The National Automotive Technicians Education Foundation has released the latest update of medium/heavy truck standards for technician training programs. E-mail email@example.com for more information.
Kenworth is now offering Dana Spicer ESD225 air disc brakes on its T600 and T800 models. The company also offers the DENSO 130-Amp Brushless Alternator as an option.
Chevron Delo Gear Lubricant ESI has been selected by Volvo Trucks of North America as the factory fill for its VN Models.
Petro-Canada’s Duron 15W-40 and Duron XL Synthetic Blend 15W-40 heavy-duty engine oils have met the American Petroleum Institute’s CI-4 Plus specification for use in new, low-emission engines.
ArvinMeritor and Raydan Manufacturing have entered into a licensing agreement for vocational suspensions.
IdleAire will install its Advanced Travel Center Electrification ShorePower system at all TravelCenters of America locations across the country under a long-term agreement.
Freightliner is now supplying Tundra refrigerators as optional factory-installed equipment for sleeper compartments on its new trucks.
The Commercial Graphics Division of 3M has launched an interactive tool showcasing Scotchprint Graphics for Transit Wraps at www.scotchprint.com.
For 2005, GMC offers factory-engineered four-wheel drive on its C4500 and C5500 TopKick models. These vehicles are available in a variety of wheelbases, ranging from 152-235 inches, in both Regular Cab and Crew Cab configurations. They’re powered by either the standard Vortec 8100MD, 8.1-liter, V8 gasoline engine, rated at up to 325 hp @ 4000 rpm and up to 603 pound-feet of torque @ 2800 rpm; or the Duramax 6600 6.6-liter, V8 Turbo Diesel, rated at up to 300 hp @ 3100 rpm and up to 705 pound-feet of torque @ 1600 rpm. Both powerplants are mated to Allison’s 1000 Series 5-speed automatic transmission.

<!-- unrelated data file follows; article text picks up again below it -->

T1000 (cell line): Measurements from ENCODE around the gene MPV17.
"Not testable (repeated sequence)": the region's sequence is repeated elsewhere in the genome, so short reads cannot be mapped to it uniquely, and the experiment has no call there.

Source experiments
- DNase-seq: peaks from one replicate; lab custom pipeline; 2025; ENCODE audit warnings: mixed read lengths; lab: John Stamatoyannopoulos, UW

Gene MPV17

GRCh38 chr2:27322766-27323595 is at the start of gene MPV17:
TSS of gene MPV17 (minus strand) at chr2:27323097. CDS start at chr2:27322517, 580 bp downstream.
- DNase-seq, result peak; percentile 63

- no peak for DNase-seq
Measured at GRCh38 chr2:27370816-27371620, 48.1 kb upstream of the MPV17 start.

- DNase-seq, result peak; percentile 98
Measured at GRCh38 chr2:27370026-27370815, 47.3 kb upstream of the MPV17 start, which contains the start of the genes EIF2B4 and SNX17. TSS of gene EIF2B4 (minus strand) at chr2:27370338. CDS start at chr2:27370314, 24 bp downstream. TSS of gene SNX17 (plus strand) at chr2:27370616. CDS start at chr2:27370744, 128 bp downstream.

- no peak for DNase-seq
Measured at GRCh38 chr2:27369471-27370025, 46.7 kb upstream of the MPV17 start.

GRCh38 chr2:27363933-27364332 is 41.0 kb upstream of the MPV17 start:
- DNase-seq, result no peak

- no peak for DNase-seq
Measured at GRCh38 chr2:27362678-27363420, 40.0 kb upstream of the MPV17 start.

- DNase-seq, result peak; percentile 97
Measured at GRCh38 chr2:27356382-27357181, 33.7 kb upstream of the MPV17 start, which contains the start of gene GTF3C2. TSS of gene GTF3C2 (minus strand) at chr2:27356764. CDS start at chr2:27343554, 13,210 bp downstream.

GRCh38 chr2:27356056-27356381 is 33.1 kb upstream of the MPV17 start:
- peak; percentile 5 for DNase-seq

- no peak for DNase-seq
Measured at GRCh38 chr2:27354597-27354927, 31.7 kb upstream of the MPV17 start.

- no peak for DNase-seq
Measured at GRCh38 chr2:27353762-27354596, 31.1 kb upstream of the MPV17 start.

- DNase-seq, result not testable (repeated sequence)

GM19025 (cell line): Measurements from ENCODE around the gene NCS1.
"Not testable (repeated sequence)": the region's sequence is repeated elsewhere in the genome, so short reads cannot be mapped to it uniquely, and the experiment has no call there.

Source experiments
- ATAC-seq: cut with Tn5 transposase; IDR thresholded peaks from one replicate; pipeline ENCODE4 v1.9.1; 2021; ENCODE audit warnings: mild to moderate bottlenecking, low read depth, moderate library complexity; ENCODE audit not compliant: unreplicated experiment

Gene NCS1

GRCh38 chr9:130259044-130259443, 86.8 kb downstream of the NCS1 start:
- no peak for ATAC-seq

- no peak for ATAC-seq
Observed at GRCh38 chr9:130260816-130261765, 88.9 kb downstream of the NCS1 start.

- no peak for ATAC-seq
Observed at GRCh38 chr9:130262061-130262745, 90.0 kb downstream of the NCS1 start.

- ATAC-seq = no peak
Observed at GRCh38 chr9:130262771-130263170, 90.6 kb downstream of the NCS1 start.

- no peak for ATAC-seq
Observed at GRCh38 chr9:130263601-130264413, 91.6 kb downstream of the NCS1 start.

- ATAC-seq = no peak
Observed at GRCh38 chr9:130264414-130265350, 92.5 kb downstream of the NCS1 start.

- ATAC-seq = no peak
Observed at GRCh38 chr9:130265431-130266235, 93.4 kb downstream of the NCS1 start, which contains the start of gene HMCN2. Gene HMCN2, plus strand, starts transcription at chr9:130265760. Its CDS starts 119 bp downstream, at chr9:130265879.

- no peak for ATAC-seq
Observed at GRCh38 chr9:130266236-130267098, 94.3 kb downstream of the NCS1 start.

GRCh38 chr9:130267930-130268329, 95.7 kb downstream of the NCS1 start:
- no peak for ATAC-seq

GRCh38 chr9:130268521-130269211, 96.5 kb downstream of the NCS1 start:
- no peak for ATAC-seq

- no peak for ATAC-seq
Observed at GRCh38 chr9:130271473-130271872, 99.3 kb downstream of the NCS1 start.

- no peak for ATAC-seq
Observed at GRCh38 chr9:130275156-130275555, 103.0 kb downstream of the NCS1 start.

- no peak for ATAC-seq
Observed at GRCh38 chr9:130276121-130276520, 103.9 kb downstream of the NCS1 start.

For serious off-roading, the vehicles feature an electronically controlled New Venture Gear 2-speed transfer case, and an instrument panel-mounted rotary selector for 4L, 4H and 2H drive. Manually activated front-locking hubs and a skid plate to protect the transfer case round out the picture. Note: During a recent trip to GM’s Milford Proving Grounds, your humble editor tested the robustness of said skid plate by bellying a C5500 on a huge log. No harm done.
According to GMC, TopKick’s wider front track permits a 53-degree wheel cut, resulting in a turning diameter as tight as 47 feet. In addition, the sloped hood and a windshield that’s 40 percent larger improve visibility. For greater interior versatility, along with room for a center passenger, the center console and cupholder have been nixed.
All new TopKicks share a stamped, straight-section, C-channel frame, says GMC, providing strength and a clean back-of-cab design for easy body and equipment installations. By using three variations of frame strength, TopKick Class 4-5 models ensure weight- and load-carrying capability for their intended applications.
The TopKick C4500 and C5500 Series are also available in cutaway chassis cabs and in vocational packages to cover school bus, fire and rescue, shuttle bus, wrecker and snowplow requirements.